This temple complex, made famous by the film "Tomb Raider", is indeed unique, due the the different tree growth.
Built mid 12th - early 13th century by Jayavarman V11, this was yet another Buddhist monastic complex.
The temple was supposed to have been very wealthy with control over 3000 villages.
Ta Phrom was formerly called the royal monastery, dedicated to the former King's mother. THis temple was left to age in its natural state. Large trees have overgrown these structures and gives the temple its ancient stamp on it.
Ta Phrom is also made famous by the Hollywood movie of Angelina Jolie, Tomb Raiders.
Made even more famous by Angelina Jolie in Tomb Raider and overrun by silk-cotton trees and strangler vines, Ta Phrom is about as atmospheric as Angkor gets, thanks to a decision to leave it in its original state by the Ecole Francaise d'Extreme-Orient. Ta Prohm has been left in much the same condition in which it was found and makes for a magical photogenic and atmospheric combination with trees growing out of the ruins and the jungle surroundings.
Built by Jayavarman VII for his mother, and consecrated in 1186, Ta Phrom (meaning "ancestor Brahma" and originally known as Rajavihara "royal temple") was the centrepiece of a city of more than 10,000 people and was also an active Buddhist monastery. It is oriented to the east, so the temple proper is set back to the west along an elongated east-west axis. The outer wall of 1000 by 650 metres encloses an area of 650,000 square metres that at one time would have been the site of a substantial town, but that is now largely forested.
By far the coolest place in the whole of Angkor, Ta Phrom is a captivating mixture of temple and jungle. With roots, literally, seemingly growing out the temple stone, you start to wonder if you are on some foreign planet. The green moss covering the temple stone adds to the feeling that, somehow, the temple is alive. It is such a visual marvel, it begs the question of whether or not to restore it like other temples have been. Certainly, I am a proponent of making sure the continually growing roots do not collapse the structure, but removing the jungle, so rooted (sorry) in the lore and stunning visual product would be a travesty.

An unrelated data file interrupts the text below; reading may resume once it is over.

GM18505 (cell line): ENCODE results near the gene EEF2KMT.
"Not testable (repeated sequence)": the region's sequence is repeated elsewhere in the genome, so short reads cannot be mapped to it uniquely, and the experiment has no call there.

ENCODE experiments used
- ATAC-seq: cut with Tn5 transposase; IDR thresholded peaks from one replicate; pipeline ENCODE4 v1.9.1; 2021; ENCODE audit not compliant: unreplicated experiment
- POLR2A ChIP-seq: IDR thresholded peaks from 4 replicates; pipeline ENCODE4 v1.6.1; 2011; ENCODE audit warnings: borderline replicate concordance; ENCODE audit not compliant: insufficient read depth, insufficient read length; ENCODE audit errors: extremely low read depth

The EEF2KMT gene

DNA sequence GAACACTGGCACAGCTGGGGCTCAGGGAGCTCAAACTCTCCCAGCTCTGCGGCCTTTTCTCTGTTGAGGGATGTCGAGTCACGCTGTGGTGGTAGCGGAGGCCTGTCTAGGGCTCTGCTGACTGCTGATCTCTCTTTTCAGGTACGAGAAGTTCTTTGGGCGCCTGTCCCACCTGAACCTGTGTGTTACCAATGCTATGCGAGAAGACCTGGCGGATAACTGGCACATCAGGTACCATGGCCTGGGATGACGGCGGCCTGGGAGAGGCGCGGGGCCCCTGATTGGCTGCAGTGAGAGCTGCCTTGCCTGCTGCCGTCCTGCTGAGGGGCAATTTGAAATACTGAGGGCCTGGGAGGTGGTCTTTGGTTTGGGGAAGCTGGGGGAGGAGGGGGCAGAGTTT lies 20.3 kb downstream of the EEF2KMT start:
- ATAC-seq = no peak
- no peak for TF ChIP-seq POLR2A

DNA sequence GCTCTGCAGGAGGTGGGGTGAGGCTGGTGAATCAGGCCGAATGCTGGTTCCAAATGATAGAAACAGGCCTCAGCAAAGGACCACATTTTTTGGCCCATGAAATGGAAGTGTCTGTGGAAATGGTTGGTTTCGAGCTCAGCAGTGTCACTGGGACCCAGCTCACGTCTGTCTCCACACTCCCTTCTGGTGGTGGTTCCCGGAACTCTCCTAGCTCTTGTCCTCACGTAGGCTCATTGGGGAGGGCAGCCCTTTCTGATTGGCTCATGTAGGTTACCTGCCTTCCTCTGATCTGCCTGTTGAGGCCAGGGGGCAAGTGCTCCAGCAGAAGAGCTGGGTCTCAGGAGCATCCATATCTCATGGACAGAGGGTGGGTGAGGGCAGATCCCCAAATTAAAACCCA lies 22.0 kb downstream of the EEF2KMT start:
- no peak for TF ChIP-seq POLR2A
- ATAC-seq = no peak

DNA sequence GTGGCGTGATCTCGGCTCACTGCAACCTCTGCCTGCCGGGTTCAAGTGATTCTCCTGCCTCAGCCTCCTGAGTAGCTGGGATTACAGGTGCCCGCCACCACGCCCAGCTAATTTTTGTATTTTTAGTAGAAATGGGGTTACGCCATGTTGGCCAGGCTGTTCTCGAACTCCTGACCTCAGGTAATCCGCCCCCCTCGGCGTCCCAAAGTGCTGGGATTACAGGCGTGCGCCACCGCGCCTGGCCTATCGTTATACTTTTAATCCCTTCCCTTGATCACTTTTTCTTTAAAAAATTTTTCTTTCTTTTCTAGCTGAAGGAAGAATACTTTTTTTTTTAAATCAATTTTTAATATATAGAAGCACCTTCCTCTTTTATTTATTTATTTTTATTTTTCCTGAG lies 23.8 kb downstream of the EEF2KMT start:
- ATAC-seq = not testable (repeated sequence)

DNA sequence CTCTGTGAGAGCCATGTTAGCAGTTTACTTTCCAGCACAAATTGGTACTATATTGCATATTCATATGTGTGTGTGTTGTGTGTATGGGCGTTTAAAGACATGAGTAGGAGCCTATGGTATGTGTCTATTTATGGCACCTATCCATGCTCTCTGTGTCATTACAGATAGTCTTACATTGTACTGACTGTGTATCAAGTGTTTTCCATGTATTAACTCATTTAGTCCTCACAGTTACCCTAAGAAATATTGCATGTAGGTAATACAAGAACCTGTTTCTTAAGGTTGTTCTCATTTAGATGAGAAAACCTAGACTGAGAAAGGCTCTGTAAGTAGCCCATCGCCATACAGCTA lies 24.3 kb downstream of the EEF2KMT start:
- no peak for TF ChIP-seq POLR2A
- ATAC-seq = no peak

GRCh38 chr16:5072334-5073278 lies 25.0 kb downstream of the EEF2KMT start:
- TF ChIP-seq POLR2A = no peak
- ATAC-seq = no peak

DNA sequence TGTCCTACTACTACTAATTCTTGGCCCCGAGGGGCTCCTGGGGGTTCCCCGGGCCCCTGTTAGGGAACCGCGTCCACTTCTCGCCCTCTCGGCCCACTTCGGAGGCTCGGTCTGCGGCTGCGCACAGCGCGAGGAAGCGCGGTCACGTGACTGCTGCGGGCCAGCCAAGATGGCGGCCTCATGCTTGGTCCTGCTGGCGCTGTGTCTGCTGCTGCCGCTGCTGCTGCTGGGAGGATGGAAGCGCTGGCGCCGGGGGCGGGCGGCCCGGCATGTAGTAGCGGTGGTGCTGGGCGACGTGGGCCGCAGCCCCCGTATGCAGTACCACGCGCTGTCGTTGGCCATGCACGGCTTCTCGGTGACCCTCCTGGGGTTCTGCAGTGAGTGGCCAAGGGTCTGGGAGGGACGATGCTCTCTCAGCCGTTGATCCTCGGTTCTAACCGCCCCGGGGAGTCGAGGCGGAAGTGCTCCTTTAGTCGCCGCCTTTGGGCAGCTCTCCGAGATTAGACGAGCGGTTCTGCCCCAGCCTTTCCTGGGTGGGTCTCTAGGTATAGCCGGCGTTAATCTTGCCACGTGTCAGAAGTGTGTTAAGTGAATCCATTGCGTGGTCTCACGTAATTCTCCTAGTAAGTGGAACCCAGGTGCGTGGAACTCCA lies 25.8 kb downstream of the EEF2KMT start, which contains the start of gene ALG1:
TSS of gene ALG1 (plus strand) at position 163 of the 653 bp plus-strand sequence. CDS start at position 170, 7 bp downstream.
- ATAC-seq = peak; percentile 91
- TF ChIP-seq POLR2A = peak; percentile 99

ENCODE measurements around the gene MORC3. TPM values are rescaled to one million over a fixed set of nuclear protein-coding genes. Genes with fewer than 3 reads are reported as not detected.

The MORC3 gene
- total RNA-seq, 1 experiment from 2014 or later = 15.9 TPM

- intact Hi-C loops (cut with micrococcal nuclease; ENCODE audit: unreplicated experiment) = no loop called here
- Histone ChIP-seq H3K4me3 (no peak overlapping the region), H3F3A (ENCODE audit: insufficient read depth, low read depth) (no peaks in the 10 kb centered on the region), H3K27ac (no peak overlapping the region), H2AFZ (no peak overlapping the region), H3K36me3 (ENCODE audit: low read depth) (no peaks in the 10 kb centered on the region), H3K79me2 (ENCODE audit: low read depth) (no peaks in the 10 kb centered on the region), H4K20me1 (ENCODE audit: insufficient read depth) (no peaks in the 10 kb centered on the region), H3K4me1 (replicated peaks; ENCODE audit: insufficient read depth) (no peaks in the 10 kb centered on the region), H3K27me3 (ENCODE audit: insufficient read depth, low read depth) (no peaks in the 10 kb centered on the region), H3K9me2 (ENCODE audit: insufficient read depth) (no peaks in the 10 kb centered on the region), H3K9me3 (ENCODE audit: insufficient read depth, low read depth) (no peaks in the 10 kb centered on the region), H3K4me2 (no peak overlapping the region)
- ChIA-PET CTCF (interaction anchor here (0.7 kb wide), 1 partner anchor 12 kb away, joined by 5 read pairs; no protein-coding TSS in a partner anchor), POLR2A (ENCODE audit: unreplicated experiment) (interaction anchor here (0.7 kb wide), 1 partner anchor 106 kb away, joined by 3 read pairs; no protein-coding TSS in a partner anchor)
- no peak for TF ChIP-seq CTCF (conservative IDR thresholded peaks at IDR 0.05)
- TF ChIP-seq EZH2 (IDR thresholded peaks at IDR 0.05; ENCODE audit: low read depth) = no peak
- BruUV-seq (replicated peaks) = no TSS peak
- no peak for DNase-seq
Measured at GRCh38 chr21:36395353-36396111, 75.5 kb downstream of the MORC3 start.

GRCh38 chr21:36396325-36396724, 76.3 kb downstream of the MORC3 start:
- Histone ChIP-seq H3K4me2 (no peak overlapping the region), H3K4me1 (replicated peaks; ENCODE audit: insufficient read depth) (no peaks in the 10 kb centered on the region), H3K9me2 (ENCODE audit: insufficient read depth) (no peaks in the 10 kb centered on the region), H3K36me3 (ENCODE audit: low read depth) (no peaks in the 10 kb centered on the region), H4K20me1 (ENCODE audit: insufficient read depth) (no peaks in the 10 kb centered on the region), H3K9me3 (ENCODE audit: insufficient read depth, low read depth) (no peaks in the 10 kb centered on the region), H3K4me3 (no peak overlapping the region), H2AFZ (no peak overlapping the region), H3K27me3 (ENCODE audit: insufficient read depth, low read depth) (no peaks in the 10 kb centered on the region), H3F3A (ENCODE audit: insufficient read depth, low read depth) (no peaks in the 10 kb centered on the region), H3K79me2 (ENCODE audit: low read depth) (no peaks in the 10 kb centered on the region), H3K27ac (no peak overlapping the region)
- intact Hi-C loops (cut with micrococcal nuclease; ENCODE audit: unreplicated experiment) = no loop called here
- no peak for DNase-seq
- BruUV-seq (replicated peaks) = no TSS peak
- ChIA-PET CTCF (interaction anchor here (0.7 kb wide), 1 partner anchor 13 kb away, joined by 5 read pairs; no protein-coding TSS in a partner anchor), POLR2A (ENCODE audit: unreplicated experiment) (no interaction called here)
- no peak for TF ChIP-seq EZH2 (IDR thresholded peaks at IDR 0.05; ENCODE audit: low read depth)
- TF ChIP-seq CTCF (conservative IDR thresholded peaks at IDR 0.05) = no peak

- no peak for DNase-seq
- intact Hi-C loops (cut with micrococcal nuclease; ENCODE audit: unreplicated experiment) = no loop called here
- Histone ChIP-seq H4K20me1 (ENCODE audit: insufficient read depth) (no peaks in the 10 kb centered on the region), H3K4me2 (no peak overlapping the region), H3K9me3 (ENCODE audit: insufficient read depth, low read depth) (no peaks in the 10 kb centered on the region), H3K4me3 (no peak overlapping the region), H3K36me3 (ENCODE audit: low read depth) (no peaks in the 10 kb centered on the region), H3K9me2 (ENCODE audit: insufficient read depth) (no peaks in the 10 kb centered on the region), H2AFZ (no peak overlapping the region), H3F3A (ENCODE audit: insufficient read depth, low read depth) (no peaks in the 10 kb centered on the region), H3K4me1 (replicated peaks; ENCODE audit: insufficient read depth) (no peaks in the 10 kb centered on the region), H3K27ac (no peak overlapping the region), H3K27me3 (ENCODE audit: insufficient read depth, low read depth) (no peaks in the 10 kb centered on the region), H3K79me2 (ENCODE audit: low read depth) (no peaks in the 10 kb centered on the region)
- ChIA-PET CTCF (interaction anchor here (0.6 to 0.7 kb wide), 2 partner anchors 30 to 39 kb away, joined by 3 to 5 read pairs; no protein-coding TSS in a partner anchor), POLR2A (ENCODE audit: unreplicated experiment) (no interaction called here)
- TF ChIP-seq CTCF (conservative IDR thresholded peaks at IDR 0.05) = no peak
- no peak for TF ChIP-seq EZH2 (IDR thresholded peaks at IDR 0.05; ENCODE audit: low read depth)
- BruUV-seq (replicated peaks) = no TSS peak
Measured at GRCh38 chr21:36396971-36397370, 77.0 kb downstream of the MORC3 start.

Ta Prohm is yet another temple left to the jungle's devastating work. However, it's the most famous and most interesting. Giant trees grow everywhere in and on the temple remains. Even the outer walls are fully overgrown at some places. Ta Prohm is famous, so be prepared for hundreds of tourists strolling around the site. Fortunately, 99% of them will not leave the main axis - so it's a good idea to start by walking around not through the temple. You will have Ta Prohm almost for yourself and can walk back through the masses with a smile on your face. In the last years, these masses have brought problems to Ta Prohm: Many of the walls are about to collapse and stones that bore fine carvings earlier now show only the slightest traces of these. Thus, a lot of construction work is going on in Ta Prohm. The authorities seem to have noticed that leaving a temple to the jungle is a good idea, but only if it is still presentable to the tourists. This also means that several sideways are off limits to tourists. Respect this, as it is really not worth being buried under a pile of massive stones just for "one more photo from over there"!